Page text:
Fat is a rich source of stem cells for regenerative medicine. Treating someone with their own stem cells from their own fat certainly sounds like an attractive option. However, a new study shows that demonstrates that the therapeutic value of fat-based stem cells declines when those cells come from older patients.
“This could restrict the effectiveness of autologous cell therapy using fat, or adipose-derived mesenchymal stromal cells (ADSCs), and require that we test cell material before use and develop ways to pretreat ADSCs from aged patients to enhance their therapeutic potential,” said Anastasia Efimenko, M.D., Ph.D. Dr Efimenko and Nina Dzhoyashvili, M.D., were first authors of the study, which was led by Yelena Parfyonova, M.D., D.Sc., at Lomonosov Moscow State University, Moscow.
Heart disease remains the most common cause of death in most countries. Mesenchymal stromal cells (MSCs) collected from either bone marrow or fat are considered one of the most promising therapeutic agents for regenerating damaged tissue because of their ability to proliferate in culture and differentiate into different cell types. Even more importantly they also have the ability to stimulate the growth of new blood vessels (angiogenesis).
In particular, fat is considered an ideal source for MSCs because it is largely dispensable and the stem cells are easily accessible in large amounts with a minimally invasive procedure. ADSCs have been used in several clinical trials looking at cell therapy for heart conditions, but most of the studies used stem cells from relatively healthy young donors rather than sick, older ones, which are the typical patients who suffer from heart disease.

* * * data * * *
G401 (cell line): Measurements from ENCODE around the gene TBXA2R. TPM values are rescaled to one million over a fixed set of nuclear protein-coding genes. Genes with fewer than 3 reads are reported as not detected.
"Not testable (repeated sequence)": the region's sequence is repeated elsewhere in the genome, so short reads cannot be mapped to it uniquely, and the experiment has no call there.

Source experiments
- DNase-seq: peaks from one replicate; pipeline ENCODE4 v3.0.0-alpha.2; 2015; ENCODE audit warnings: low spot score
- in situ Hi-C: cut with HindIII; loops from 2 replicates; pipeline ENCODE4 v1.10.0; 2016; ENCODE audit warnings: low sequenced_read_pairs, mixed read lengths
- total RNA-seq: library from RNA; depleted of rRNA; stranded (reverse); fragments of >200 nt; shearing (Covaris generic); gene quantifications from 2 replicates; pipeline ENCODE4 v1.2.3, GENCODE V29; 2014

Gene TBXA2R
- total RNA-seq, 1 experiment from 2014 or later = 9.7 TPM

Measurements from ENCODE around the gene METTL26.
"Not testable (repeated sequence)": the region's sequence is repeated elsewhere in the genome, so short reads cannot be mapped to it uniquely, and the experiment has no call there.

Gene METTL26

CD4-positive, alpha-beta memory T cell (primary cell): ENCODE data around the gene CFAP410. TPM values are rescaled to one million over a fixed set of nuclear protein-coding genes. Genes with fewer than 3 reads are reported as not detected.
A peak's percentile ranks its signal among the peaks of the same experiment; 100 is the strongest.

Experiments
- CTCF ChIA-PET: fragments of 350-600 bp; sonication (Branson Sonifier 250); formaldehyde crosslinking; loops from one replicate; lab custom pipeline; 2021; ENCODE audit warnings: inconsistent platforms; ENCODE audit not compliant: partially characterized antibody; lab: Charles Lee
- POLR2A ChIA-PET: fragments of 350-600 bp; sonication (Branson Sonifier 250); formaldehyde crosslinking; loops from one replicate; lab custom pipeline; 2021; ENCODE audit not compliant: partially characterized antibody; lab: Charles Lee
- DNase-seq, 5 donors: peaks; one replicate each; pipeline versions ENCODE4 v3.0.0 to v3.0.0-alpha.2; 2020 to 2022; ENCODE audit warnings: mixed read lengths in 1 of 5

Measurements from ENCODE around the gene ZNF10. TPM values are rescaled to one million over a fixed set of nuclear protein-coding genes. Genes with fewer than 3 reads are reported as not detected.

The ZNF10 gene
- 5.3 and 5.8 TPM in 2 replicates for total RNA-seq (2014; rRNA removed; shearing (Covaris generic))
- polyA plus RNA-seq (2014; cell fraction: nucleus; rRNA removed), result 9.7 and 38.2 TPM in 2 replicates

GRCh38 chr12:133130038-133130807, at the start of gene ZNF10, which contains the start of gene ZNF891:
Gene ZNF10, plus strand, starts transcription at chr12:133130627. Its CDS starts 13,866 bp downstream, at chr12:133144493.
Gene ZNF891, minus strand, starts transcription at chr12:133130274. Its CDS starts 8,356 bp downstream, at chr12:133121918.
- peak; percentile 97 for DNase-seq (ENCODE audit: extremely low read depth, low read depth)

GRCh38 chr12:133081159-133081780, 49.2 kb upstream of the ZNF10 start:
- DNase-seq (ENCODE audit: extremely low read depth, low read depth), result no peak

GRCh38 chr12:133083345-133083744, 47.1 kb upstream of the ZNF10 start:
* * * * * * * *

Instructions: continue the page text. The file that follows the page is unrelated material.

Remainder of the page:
“We knew that aging and disease itself may negatively affect MSC activities,” Dr. Dzhoyashvili said. “So the aim of our study was to investigate how patient age affects the properties of ADSCs, with special emphasis on their ability to stimulate angiogenesis.”
The Russian team analyzed age-associated changes in ADSCs collected from patients of different age groups, including some patients who suffered from coronary artery disease and some without. The results showed that ADSCs from the older patients in both groups showed some of the characteristics of aging, including shorter telomeres (the caps on the ends of chromosomes that protect them from deterioration), which confirms that ADSCs do age.
“We showed that ADSCs from older patients both with and without coronary artery disease produced significantly less amounts of angiogenesis-stimulating factors compared with the younger patients in the study and their angiogenic capabilities lessened,” Dr. Efimenko concluded. “The results provide new insight into molecular mechanisms underlying the age-related decline of stem cells’ therapeutic potential.”
“These findings are significant because the successful development of cell therapies depends on a thorough understanding of how age may affect the regenerative potential of autologous cells,” said Anthony Atala, M.D., director of the Wake Forest Institute for Regenerative Medicine, and editor of STEM CELLS Translational Medicine, where this research was published.